I'm afraid that I have blood clots from my flight over here. I slept the ENTIRE time in the sitting position... how can someone sleep for 22 hours on a plane and then get home and sleep more? This morning I'm having weird cramps in my hips. Let's pray my body doesn't hate me enough to produce a blood clot! Well, if it doesn't now then it will eventually.

My coworkers here call this fat-camp because you lose so much weight. So we will see how much weight I actually have to lose. I may come back a skeleton. This one time I went with my friend to the vet because her dog needed a shot or something. The vet told me that their dog was super overweight.... which it was, and they said the best way to tell is when you pet the dog you should be able to feel their ribs but not see them. If you can't feel their ribs then they're too fat. It can't be too much different for humans, right? So if I see my ribs then I'm too skinny... but not until then.

Overall, day one is good, a little stressful because the accents are really really thick. Much more than Trevor Carver's (my friend who served his mission here who likes to speak with an accent sometimes). I cannot pronounce ANYONE's name, unless they're Christian and their name is Elizabeth Mary (that's a real name). Here are some of the kid's names... Rajamanikan, Jeevanantham, Vijayalakshmi, Manodhaya... Yep. I'll probably get it when I'm leaving. Maybe. But the kids are soooooooo cuuuuuute. They all have lice so I have to scrape my head daily. Another worry to add to my list. But it will be great! I'm excited. I head to one of the leprosy colonies tomorrow to meet my new friends. I will be sure to write about any of my experiences. From what I hear, it can get nasty -- like maggots in wounds nasty. I'll try to spare you any gagging details but I will definitely inform about the general idea. I'm just hoping I can avoid getting some parasite, living in the bathroom for the entire trip because of the food, getting lice, or Japanese encephalitis/malaria. Lucky me we live next to rice patties. What did the vaccination nurse specifically tell me to avoid, yep, rice patties. Wish me luck!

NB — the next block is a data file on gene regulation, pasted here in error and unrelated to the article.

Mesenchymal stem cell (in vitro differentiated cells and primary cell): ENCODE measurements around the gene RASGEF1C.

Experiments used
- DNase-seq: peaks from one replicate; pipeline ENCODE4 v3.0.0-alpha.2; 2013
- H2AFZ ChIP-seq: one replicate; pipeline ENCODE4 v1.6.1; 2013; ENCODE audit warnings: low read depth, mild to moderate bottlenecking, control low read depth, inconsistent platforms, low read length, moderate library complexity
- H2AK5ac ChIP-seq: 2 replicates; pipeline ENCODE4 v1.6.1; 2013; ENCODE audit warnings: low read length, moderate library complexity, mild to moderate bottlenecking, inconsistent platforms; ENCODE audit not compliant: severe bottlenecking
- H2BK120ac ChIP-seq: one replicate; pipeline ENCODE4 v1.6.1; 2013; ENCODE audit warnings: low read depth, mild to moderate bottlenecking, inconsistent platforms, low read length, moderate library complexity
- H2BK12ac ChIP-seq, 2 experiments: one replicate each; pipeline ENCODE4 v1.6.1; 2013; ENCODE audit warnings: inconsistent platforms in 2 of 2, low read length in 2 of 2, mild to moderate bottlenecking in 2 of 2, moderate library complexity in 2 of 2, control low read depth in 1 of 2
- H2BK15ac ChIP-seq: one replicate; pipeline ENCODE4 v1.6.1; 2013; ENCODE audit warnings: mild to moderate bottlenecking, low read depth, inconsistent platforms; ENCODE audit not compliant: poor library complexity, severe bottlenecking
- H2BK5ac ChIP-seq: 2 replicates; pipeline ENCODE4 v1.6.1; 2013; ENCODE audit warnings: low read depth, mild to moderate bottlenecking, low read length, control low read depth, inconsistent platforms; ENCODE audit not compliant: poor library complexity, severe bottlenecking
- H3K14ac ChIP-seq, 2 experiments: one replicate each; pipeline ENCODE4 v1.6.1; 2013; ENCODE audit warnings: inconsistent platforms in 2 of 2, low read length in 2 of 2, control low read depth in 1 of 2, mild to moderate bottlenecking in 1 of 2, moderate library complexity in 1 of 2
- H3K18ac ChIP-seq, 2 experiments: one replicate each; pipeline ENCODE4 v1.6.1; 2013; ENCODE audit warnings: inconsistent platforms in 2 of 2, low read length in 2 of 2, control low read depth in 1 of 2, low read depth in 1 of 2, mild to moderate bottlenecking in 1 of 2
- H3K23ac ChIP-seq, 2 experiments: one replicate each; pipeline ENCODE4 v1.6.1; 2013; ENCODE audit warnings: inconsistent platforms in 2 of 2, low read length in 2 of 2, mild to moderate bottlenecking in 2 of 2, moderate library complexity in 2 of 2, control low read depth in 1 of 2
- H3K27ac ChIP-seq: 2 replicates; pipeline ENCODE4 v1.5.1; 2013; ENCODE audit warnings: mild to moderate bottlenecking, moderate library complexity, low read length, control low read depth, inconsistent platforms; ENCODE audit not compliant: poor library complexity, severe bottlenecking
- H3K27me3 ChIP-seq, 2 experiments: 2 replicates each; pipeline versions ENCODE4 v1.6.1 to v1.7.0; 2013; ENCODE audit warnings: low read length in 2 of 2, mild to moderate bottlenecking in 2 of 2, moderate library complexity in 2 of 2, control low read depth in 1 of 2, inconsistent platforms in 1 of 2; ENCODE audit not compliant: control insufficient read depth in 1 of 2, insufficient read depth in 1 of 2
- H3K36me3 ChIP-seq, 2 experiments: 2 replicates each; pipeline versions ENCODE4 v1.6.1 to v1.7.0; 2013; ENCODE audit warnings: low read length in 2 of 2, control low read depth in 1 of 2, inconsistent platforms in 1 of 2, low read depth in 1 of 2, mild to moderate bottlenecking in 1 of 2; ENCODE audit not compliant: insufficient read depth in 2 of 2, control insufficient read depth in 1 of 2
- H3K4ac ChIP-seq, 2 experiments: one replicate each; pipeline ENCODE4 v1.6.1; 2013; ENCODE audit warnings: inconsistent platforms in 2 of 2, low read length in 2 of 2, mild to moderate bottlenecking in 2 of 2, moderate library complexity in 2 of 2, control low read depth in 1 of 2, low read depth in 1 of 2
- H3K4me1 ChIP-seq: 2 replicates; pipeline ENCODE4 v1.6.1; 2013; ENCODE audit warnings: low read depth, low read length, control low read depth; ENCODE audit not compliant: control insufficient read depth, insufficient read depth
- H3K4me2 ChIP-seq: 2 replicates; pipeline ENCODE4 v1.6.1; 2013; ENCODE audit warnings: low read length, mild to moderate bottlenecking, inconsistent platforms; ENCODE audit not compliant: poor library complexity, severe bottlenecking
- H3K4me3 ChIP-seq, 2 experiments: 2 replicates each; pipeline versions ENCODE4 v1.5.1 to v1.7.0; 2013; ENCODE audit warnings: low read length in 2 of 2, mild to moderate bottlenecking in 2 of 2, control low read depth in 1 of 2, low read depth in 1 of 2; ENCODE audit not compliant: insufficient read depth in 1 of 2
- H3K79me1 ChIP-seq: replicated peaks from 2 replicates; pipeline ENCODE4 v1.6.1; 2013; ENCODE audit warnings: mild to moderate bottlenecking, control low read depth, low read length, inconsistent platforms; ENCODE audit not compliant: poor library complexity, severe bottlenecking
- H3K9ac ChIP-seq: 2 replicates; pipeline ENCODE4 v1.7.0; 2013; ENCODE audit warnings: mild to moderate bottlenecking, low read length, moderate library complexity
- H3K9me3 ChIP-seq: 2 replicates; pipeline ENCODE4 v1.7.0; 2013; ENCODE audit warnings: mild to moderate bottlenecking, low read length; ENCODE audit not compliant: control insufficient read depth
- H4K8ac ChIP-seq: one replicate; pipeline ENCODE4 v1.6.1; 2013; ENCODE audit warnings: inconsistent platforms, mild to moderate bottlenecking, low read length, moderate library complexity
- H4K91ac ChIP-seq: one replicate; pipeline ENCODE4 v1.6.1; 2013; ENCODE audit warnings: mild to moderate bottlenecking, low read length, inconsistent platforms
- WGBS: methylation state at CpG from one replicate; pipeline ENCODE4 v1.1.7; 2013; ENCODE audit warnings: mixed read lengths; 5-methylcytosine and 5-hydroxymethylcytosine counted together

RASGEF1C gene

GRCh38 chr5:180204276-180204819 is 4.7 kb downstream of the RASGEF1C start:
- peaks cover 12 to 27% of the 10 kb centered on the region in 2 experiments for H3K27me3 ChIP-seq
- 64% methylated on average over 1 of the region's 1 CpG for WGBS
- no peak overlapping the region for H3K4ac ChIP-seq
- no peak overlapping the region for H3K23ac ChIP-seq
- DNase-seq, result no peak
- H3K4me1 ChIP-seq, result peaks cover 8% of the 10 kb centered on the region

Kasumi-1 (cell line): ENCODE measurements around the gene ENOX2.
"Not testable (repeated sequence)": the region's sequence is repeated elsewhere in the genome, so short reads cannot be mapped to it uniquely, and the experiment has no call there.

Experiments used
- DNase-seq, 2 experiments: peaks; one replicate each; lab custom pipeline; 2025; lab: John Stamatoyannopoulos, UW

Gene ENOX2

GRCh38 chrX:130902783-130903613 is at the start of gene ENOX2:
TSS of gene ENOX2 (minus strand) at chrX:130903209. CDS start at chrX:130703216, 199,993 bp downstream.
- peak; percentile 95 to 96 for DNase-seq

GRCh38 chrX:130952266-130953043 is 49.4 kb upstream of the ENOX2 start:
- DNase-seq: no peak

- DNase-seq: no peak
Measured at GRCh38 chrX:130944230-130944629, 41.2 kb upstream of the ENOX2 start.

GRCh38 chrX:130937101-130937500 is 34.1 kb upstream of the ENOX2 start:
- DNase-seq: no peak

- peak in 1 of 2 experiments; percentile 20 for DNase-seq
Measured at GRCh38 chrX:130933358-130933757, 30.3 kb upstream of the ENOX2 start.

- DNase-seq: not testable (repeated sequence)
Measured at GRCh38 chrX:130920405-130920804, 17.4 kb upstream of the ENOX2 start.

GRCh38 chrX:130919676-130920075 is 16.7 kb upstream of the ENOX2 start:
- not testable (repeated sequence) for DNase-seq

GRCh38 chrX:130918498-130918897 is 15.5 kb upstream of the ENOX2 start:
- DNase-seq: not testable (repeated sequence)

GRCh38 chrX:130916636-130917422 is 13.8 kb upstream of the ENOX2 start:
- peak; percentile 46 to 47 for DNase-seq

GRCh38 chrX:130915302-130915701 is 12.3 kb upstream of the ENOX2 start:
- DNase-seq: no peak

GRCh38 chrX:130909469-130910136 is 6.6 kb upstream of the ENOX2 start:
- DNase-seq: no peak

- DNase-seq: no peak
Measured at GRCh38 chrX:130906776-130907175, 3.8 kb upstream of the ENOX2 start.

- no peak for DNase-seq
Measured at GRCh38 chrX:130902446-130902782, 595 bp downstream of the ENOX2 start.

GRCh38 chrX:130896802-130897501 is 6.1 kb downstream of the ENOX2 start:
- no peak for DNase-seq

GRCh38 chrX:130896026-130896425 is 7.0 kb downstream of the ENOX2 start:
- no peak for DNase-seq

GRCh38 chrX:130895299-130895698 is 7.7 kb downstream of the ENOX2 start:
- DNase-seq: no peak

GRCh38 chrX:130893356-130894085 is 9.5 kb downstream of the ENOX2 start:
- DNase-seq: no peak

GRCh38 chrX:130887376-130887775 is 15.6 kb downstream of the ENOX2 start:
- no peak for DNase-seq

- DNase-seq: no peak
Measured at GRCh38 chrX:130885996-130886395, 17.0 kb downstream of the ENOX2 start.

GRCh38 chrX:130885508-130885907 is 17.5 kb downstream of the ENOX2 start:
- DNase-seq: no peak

Let me leave you with a list of things to have while on a long flight. This will save your life.
1. Take baby aspirin prior to flying: it will prevent blood clots.
2. Head/neck pillow. I paid $15 for one at the airport and was kind of mad about it. I could not have spent a better $15. I slept so much better and I didn't have to lean on the person next to me.
3. Snacks. The airplane food is awful. Like MTC food reheated 10 times and left to boil in pulper water.
4. Empty water bottle. You can take it through security, fill it up while you're in the airport and then you don't have to pay for a water bottle! OR dehydrate when you arrive in your country and can't find a store.
5. Over-ear headphones. After about 3 hours your ears will be screaming if you have in-ear headphones. And if you have a flight like mine... there were so many freaking children. Headphones saved me.
6. Put spare underwear and your meds in your carry on. I lost my checked bag in Mexico... I wore the same clothes for two days and it was... interesting to say the least.